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The Cryosphere An interactive open-access journal of the European Geosciences Union
https://doi.org/10.5194/tc-2017-118
© Author(s) 2017. This work is distributed under
the Creative Commons Attribution 4.0 License.
Research article
07 Aug 2017
Review status
This discussion paper is a preprint. It is a manuscript under review for the journal The Cryosphere (TC).
Effects of snow grain shape on climate simulations: Sensitivity tests with the Norwegian Earth System Model
Petri Räisänen1, Risto Makkonen2, Alf Kirkevåg3, and Jens Boldingh Debernard3 1Finnish Meteorological Institute, P.O. Box 503, 00101 Helsinki, Finland
2Dept. of Physics, University of Helsinki, P.O. Box 64, 00014 University of Helsinki, Finland
3Norwegian Meteorological Institute, P.O. Box 43, Blindern, 0313 Oslo, Norway
Abstract. Snow consists of non-spherical grains of various shapes and sizes. Still, in radiative transfer calculations, snow grains are often treated as spherical. This also applies to the computation of snow albedo in the Snow, Ice, and Aerosol Radiation (SNICAR) model and in the Los Alamos sea ice model, version 4 (CICE4), both of which are employed in the Community Earth System Model and in the Norwegian Earth System Model (NorESM). In this study, we evaluate the effect of snow grain shape on climate simulated by NorESM in a slab ocean configuration of the model. An experiment with spherical snow grains (SPH) is compared with another (NONSPH) in which the snow shortwave single-scattering properties are based on a combination of three non-spherical snow grain shapes, optimized using measurements of angular scattering by blowing snow. The key difference between these treatments is that the asymmetry parameter is smaller in the non-spherical case (0.77–0.78 in the visible region) than in the spherical case (ca. 0.89). Therefore, for a given snow grain size, the use of non-spherical snow grains leads to a higher snow broadband albedo, typically by 0.02–0.03. Considering the spherical case as the baseline, this results in an instantaneous negative change in net shortwave radiation with a global-mean top-of-the-model value of ca. −0.22 Wm−2. Although this global-mean radiative effect is rather modest, the impacts on the climate simulated by NorESM are substantial. The global annual-mean 2-m air temperature in NONSPH is 1.17 K lower than in SPH, with substantially larger differences at high latitudes. The climatic response is amplified by strong snow and sea ice feedbacks. It is further demonstrated that the effect of snow grain shape could be largely offset by adjusting the snow grain size. When assuming non-spherical snow grains with the parameterized grain size increased by ca. 70 %, the climatic differences to the SPH experiment become very small. Finally, the impact of assumed snow grain shape on the radiative effects of absorbing aerosols in snow is discussed.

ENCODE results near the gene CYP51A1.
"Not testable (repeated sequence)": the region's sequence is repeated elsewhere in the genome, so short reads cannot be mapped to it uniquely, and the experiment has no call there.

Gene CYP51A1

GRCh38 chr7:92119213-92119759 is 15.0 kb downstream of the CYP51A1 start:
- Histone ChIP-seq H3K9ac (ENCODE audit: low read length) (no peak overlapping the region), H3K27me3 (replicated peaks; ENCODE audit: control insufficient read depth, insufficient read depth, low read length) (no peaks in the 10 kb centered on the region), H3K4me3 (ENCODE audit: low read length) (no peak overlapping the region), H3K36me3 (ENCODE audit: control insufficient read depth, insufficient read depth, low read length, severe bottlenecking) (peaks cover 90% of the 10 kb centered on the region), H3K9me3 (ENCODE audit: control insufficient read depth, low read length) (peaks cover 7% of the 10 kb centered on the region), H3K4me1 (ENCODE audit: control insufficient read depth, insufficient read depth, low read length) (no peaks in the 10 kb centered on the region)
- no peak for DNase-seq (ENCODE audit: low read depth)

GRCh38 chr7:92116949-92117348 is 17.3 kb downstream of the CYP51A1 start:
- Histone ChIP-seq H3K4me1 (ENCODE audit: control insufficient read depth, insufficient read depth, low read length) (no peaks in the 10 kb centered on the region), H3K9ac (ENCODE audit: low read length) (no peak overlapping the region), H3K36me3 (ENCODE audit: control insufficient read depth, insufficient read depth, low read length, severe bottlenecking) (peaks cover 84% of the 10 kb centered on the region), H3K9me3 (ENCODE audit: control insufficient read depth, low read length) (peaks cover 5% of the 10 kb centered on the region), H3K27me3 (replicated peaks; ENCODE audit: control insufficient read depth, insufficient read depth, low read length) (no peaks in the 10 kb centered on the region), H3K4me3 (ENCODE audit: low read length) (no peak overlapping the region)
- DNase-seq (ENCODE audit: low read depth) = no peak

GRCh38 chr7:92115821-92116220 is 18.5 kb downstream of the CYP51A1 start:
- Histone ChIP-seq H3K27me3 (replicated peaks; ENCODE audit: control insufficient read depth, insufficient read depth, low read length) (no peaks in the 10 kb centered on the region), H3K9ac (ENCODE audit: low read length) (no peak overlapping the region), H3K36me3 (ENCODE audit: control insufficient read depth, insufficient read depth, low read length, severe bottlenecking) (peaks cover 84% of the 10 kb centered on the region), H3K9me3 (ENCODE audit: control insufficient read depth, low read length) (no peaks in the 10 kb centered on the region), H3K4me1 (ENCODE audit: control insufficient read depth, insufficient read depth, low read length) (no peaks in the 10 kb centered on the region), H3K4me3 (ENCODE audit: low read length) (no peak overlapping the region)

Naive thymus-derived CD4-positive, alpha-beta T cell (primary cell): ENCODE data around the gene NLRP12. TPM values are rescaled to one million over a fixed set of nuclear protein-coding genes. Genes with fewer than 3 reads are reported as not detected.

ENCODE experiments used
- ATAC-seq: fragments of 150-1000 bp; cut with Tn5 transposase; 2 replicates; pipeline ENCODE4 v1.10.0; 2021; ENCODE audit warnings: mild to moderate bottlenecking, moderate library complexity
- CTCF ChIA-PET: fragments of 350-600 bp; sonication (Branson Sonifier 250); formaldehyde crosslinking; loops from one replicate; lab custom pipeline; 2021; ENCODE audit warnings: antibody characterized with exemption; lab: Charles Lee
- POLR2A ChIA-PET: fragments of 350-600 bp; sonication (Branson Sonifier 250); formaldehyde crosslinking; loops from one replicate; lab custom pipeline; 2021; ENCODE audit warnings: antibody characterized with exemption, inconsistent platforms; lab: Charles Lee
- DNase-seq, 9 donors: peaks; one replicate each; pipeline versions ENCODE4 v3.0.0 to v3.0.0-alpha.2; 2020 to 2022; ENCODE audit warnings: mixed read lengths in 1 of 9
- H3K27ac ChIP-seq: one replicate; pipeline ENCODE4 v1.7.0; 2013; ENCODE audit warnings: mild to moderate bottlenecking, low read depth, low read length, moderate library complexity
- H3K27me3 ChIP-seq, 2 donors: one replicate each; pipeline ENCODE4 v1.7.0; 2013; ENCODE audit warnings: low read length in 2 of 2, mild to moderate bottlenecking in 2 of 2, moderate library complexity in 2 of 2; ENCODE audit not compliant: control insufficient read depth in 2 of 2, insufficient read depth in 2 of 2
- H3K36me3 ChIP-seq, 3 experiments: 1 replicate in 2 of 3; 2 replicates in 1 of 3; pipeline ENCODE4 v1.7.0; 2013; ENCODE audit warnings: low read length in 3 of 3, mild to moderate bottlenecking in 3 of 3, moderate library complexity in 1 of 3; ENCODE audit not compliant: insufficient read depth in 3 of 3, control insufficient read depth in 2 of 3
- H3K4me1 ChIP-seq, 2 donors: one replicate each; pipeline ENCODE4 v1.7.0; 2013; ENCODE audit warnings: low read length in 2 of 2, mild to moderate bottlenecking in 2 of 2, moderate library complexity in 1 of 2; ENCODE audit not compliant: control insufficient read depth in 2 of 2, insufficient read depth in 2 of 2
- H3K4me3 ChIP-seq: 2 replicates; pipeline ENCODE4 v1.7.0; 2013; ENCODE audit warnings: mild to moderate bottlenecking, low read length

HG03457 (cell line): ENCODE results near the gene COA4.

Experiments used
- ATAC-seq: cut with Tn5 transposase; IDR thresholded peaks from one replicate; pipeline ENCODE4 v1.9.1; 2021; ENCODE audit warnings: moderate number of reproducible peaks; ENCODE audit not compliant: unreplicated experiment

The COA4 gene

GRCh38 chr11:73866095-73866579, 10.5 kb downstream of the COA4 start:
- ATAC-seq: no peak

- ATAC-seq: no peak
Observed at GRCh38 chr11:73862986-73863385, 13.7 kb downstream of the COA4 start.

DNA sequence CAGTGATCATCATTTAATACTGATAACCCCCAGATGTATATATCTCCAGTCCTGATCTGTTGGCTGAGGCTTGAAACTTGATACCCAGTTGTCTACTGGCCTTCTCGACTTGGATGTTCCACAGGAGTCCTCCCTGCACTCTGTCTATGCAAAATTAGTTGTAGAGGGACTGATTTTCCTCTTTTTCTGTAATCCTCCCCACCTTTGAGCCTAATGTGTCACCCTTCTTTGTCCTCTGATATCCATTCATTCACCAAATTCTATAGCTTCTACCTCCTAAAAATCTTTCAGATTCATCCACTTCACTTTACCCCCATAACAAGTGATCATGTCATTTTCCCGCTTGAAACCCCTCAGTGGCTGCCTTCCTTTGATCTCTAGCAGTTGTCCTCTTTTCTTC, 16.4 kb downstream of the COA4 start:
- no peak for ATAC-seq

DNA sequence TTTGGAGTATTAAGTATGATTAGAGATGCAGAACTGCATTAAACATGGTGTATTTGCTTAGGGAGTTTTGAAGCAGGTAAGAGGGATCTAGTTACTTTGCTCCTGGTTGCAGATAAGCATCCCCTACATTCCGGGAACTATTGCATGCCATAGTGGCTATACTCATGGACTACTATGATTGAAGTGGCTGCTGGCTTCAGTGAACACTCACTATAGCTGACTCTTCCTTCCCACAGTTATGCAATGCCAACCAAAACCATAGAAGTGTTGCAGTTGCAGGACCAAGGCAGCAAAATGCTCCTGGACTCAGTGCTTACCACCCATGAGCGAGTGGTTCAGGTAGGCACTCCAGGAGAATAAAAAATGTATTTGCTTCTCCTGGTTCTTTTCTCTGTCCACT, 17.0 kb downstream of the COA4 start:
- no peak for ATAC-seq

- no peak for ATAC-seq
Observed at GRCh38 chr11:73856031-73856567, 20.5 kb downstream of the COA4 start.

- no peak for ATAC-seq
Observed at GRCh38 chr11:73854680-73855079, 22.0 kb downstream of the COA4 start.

Citation: Räisänen, P., Makkonen, R., Kirkevåg, A., and Boldingh Debernard, J.: Effects of snow grain shape on climate simulations: Sensitivity tests with the Norwegian Earth System Model, The Cryosphere Discuss., https://doi.org/10.5194/tc-2017-118, in review, 2017.
Petri Räisänen et al.
Petri Räisänen et al.
Petri Räisänen et al.

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Short summary
While snow grains are non-spherical, spheres are often assumed in radiation calculations. Here, we replace spherical snow grains with non-spherical snow grains in a climate model. This leads to a somewhat higher snow albedo (by 0.02–0.03), increased snow and sea ice cover, and a distinctly colder climate (by over 1 K in the global mean). It also impacts the radiative effects of aerosols in snow. Overall, this work highlights the important role of snow albedo parameterization for climate models.
While snow grains are non-spherical, spheres are often assumed in radiation calculations. Here,...
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